Punitives Available Even When No Actual Damages: 4th Cir. Applying South Carolina law.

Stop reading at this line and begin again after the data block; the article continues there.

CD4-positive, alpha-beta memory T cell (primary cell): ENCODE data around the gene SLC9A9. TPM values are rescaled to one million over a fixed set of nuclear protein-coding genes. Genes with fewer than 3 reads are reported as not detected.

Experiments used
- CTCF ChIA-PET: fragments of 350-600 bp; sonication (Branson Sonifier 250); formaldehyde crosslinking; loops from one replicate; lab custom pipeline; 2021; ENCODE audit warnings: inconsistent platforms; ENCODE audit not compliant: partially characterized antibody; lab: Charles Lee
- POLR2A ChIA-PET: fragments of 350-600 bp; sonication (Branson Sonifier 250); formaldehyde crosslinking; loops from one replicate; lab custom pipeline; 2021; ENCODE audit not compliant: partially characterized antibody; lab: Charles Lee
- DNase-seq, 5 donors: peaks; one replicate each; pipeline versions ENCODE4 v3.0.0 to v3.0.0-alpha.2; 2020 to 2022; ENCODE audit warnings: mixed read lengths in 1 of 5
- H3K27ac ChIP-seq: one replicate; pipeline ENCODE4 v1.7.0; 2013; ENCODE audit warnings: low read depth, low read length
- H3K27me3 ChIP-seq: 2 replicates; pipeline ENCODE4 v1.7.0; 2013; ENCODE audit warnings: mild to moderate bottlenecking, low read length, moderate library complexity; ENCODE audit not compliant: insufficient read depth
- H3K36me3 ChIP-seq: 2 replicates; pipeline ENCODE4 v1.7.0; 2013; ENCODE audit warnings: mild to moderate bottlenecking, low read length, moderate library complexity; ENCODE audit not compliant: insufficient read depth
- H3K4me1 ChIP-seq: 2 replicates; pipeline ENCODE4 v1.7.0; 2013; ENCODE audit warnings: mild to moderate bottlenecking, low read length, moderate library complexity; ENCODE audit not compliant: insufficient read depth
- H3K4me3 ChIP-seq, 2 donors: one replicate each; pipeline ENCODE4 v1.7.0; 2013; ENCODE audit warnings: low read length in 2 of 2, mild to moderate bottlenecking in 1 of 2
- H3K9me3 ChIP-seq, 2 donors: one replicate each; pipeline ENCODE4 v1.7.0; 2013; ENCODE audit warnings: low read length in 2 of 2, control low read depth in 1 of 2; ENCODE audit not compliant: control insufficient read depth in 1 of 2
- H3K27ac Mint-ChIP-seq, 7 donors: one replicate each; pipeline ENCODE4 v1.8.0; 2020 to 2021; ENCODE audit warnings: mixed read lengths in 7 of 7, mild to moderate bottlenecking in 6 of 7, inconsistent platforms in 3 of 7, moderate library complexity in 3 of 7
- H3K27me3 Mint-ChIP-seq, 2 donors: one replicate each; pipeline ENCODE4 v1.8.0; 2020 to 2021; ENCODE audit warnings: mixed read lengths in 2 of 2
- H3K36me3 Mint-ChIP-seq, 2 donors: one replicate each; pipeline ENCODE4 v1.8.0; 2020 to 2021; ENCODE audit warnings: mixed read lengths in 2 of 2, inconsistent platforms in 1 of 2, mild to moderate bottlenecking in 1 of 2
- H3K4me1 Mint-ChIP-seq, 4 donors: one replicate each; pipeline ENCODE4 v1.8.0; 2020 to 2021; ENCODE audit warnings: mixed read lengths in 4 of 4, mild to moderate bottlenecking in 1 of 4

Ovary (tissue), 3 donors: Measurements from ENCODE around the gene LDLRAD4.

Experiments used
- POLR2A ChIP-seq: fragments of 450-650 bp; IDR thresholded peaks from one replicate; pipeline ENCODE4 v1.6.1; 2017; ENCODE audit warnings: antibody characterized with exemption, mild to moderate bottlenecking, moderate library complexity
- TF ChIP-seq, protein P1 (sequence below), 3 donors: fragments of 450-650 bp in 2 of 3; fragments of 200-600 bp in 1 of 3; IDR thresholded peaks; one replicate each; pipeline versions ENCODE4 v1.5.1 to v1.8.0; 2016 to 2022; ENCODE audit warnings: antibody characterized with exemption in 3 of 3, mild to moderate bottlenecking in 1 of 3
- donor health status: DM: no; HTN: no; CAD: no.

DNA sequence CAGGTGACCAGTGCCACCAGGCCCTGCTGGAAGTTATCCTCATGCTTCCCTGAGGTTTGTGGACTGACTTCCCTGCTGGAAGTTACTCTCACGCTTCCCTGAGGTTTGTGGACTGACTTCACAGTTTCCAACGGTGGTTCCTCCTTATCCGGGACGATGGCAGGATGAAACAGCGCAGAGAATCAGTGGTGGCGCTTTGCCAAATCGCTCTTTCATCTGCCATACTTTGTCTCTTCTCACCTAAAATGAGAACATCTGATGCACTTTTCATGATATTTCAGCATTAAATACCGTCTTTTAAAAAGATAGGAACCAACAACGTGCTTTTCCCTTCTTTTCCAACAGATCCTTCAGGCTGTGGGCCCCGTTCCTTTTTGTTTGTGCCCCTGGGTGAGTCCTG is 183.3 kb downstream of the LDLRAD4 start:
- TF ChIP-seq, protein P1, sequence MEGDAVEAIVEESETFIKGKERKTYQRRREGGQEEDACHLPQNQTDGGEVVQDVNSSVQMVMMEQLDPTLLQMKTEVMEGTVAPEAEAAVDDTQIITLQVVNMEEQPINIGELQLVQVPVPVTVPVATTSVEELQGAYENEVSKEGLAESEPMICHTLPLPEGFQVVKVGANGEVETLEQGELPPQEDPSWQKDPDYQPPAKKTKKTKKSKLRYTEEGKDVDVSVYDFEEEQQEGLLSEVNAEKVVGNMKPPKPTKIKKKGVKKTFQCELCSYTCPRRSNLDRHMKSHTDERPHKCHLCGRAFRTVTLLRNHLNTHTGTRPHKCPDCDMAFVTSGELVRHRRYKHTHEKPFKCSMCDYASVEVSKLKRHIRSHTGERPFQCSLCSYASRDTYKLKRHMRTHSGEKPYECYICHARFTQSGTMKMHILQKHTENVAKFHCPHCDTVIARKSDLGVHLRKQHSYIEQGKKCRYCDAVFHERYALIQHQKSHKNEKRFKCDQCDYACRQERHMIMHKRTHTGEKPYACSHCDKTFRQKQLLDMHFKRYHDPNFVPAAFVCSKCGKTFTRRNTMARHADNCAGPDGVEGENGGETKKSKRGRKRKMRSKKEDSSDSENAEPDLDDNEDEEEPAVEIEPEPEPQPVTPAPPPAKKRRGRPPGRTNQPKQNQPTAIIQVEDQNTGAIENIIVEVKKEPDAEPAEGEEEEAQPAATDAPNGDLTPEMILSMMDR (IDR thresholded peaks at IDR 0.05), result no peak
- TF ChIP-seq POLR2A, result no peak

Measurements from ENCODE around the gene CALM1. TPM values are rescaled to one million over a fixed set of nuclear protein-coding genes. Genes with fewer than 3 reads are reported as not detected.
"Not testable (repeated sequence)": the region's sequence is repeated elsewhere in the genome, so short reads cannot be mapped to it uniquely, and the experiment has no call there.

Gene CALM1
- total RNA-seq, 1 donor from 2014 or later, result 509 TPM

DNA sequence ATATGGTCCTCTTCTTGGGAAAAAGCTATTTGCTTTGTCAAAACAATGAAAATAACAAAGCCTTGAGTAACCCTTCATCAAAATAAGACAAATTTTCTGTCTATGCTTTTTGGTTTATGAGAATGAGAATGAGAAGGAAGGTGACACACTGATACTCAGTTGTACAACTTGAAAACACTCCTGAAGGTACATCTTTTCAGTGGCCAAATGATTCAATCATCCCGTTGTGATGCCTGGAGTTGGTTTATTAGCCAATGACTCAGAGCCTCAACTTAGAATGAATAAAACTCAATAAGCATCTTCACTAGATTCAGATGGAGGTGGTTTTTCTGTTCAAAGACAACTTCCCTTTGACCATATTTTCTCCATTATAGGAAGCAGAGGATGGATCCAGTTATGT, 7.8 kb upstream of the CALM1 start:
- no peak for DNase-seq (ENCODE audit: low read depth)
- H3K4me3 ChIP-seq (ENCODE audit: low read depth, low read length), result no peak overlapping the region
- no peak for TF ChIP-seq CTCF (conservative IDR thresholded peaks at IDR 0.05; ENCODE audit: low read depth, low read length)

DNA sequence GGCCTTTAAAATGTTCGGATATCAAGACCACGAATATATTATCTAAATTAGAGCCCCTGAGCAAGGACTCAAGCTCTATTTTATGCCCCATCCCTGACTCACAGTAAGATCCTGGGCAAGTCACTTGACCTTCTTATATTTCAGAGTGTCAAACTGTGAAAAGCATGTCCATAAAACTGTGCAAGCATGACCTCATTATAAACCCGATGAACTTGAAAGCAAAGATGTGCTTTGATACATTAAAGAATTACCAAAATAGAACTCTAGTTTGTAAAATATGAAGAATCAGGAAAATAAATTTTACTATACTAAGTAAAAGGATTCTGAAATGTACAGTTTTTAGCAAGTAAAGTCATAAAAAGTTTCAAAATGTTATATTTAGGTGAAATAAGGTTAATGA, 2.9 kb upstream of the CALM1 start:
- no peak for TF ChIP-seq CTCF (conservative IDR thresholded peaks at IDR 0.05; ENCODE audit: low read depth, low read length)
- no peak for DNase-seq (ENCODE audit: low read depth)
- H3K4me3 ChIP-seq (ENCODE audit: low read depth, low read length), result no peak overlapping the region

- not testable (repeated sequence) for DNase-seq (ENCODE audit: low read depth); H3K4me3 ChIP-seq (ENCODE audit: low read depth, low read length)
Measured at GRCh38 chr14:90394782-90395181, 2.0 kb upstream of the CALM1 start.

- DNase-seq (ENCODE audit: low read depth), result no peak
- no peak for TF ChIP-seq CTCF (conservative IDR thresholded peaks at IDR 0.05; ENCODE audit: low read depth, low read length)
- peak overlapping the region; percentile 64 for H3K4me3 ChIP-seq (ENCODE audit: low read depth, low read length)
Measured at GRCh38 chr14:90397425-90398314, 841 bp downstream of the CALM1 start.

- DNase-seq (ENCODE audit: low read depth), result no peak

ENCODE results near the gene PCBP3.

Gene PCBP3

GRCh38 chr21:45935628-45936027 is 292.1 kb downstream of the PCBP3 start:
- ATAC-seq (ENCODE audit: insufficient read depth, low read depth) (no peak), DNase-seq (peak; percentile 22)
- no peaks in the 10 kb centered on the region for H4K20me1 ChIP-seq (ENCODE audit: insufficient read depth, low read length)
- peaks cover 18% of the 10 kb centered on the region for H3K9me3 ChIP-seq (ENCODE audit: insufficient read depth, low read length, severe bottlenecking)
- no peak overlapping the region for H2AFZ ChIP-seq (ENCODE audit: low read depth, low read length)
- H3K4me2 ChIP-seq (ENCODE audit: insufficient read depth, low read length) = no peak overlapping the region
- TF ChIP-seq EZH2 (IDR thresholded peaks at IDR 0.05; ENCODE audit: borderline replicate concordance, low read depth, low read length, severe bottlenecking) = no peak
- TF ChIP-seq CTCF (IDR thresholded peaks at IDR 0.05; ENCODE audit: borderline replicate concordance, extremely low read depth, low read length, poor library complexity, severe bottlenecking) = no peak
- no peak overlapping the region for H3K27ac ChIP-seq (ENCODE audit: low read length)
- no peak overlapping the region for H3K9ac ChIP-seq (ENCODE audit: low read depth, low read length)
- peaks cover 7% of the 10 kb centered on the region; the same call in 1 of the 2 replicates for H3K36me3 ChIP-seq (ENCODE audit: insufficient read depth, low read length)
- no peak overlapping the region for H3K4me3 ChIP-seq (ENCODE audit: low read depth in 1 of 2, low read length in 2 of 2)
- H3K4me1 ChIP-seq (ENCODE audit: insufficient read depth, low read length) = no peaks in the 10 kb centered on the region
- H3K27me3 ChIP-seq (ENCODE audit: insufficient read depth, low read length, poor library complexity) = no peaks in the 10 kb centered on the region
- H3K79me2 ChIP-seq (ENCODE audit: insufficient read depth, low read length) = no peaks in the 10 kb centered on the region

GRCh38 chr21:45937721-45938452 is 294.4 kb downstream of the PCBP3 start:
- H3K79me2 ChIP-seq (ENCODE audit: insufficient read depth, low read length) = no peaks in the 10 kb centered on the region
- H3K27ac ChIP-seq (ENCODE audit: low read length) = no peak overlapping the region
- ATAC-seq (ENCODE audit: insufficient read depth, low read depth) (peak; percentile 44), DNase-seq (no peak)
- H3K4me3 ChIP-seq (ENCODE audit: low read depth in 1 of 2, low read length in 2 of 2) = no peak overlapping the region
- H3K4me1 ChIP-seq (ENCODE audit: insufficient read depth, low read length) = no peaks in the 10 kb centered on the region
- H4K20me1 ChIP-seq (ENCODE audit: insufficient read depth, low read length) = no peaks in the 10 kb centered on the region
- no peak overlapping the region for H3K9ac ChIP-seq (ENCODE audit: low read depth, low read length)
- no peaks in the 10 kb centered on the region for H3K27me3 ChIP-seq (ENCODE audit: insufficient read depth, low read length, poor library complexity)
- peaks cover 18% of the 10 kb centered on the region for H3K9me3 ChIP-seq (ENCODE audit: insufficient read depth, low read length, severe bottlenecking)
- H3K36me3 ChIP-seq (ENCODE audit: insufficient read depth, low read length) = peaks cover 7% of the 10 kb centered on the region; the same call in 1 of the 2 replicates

The Federal Fourth Circuit Court of Appeals held, under South Carolina law, that a policyholder need not prove actual damages in order to recover bad faith punitive damages.  When a jury finds a “willful or reckless invasion of a legal right,” punitive damages can be presumed.  The policyholder was a window and door manufacturer facing five product liability actions.  Its insurance policy with Liberty Mutual had $500,000 deductibles.  Liberty settled all of the cases within the deductible over the policyholder’s objections that settling made it a target in future suits. When Liberty sought reimbursement for the deductible amounts from the policyholder, the policyholder counter-claimed for bad faith that Liberty unreasonably settled the cases.  The jury awarded Liberty Mutual $894,416.01 in deductibles, but also found the insurer liable for actual and punitive damages on the bad faith claim, awarding the policyholder $684,416.01 and an additional $12,500,000 in punitive damages.  The district court set aside the jury’s bad faith damages award on the grounds that the policyholder had experienced no actual damages because it had not paid the settlements itself.  The Fourth Circuit affirmed the district court’s rulings on most issues, but vacated the ruling on punitive damages, reasoning that, “[w]here a jury finds a willful or reckless invasion of a legal right, a court presumes that nominal actual damages are merged into a punitive damage award.”  However, instead of reinstating the $12,500,000 punitive damage award, it remanded the case to the District Court to determine whether the evidence supported a finding of willful, wanton, or reckless conduct by the insurer: “If the court finds the evidence sufficient, then nominal damages may be presumed, and the court must consider whether punitive damages are appropriate and whether the jury’s award was excessive.”  Liberty Mut. Fire Ins. v. J.T. Walker Indus., No. 12-2256, 12-2350 (4th Cir. Feb. 10, 2014).

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